Those things are problems, but Theatrhythm's biggest failing is its lack of a story mode—a stupefying oversight in a title based on the most famous role-playing game (RPG) series in history. As a whole, Final Fantasy contains a vast number of characters and fantastic settings, but Theatrhythm is content to use these as set dressing. There's no overarching mash-up narrative, characters have no dialogue, and making a party is ultimately meaningless. Even a minimal plot could have helped add depth to this simplistic experience.
It's also worth noting that Theatrhythm is without any social aspects outside of the standard 3DS StreetPass, which sees less than optimal use within North America. There are no online leaderboards, no online multiplayer, and no way to play with friends outside of a local-only wireless mode, so it just feels… lonely. Playing and replaying the game's collection of tracks is nice, but the lack of depth is impossible to ignore.
Theatrhythm: Final Fantasy starts off as a celebrated adventure through the musical history of the long-running Final Fantasy series, and the fanservice is apparent and appreciated. However, after only a few hours, the nostalgia wears off and the experience loses its luster. There's just too little to drive this title forward, and without more substance, even the best fanservice in the world will start to lose its appeal.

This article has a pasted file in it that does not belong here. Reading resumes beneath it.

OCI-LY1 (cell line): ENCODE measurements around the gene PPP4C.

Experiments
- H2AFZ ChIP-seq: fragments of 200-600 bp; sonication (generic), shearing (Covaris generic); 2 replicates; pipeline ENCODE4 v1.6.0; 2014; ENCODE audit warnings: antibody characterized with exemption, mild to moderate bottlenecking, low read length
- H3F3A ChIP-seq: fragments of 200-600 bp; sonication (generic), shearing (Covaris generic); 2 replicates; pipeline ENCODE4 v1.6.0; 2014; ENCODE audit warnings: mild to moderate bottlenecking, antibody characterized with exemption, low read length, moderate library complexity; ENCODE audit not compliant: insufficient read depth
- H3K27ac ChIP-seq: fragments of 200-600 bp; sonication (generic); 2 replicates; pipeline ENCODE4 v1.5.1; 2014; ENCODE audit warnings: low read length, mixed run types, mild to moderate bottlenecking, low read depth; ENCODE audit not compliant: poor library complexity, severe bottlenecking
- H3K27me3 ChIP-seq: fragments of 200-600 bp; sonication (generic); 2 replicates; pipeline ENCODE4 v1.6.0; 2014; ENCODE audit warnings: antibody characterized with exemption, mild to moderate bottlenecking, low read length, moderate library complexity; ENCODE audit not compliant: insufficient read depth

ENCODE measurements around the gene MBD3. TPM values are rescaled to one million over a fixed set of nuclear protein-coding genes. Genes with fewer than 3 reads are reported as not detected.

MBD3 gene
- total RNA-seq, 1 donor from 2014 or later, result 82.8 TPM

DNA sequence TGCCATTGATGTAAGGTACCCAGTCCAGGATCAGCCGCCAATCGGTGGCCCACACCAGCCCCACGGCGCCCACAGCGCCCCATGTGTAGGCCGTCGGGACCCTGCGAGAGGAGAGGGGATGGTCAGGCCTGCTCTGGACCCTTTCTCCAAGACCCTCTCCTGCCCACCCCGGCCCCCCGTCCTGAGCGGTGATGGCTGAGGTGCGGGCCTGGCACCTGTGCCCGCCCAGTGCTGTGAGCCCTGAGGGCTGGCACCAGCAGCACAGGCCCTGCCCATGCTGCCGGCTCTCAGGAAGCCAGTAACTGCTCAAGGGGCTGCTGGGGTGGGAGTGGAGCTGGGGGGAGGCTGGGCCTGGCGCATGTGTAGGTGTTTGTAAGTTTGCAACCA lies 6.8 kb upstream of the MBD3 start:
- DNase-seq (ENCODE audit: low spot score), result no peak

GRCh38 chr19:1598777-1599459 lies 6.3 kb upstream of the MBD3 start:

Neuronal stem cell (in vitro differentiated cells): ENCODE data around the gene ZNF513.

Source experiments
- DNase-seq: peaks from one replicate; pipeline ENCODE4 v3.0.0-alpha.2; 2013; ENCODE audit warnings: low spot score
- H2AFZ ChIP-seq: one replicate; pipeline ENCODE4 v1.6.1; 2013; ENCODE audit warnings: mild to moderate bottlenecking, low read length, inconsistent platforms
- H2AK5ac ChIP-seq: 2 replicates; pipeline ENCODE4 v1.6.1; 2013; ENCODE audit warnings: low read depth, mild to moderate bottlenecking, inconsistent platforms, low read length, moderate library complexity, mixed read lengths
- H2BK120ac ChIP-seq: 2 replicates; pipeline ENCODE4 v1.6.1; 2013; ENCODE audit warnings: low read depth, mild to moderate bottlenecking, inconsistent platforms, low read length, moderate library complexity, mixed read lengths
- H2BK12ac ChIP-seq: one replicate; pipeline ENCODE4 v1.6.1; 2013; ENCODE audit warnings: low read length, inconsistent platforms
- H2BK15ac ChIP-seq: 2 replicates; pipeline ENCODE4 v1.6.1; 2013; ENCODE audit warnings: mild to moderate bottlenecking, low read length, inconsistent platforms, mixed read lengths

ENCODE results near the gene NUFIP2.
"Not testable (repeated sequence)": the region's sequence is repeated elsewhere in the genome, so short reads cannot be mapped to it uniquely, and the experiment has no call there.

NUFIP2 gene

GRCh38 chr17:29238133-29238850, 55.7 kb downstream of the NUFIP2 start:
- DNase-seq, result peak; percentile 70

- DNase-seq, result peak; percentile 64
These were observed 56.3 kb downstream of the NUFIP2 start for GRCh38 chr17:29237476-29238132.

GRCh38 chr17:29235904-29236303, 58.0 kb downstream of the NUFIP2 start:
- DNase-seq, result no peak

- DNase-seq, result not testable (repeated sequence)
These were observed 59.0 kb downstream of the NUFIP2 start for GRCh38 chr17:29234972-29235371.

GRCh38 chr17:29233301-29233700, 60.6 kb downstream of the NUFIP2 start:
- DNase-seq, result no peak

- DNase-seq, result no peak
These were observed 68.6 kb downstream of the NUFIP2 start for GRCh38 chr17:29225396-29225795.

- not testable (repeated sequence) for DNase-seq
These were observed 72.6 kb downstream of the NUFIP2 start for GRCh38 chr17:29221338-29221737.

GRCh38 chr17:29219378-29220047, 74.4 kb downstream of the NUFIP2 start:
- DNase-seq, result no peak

Disclosures: This game was obtained via publisher and reviewed on the 3DS. Approximately six hours of play were devoted to the single-player mode, and the game was completed. Zero hours of play were spent in the multiplayer mode, as that mode is only available via local wireless play with others who have the game and therefore was not accessible.
Parents: According to the ESRB, this game contains fantasy violence, mild blood, mild language, suggestive themes, use of tobacco. The fantasy violence contained in this game is very minor. It merely consists of players performing taps and swipes on the screen while characters battle foes in the background. It's very mild and enemies simply fade away when defeated. The suggestive themes are merely scantily clad characters and enemies, nothing extremely inappropriate.
Deaf & Hard of Hearing: This game is heavily focused on music and rhythm, though all of the main gameplay modes can be completed without sound. There are on-screen prompts for each action that players need to make, so while the musical experience would be lessened, the game is still playable. There is no voiced dialogue.
After graduating and getting a real job, Michael decided to fill his free time with game criticism, a shock to those who knew him and his weak writing skills. He persevered, practiced, and slowly worked his way up the ranks at RPGamer.com. After a few years, Michael took over as Editor-in-Chief of the site and still manages it today. In that capacity, he manages a staff from all over the world, organizes review schedules, plans features, and coordinates awards.
All of that wasn't enough for Michael, though. He couldn't say enough about video games, so he branched out to other areas. He started his own portable gaming blog, Pocket-Console.com, to share his love of handheld gaming and to ward off the casual push of the iOS market. He also wrote his first print piece for the now defunct PlayStation: The Official Magazine shortly afterward. Michael has now joined the fantastic crew at GameCritics.com in an effort to continue the crusade of "8 not being average" by providing fair and unbiased critcism.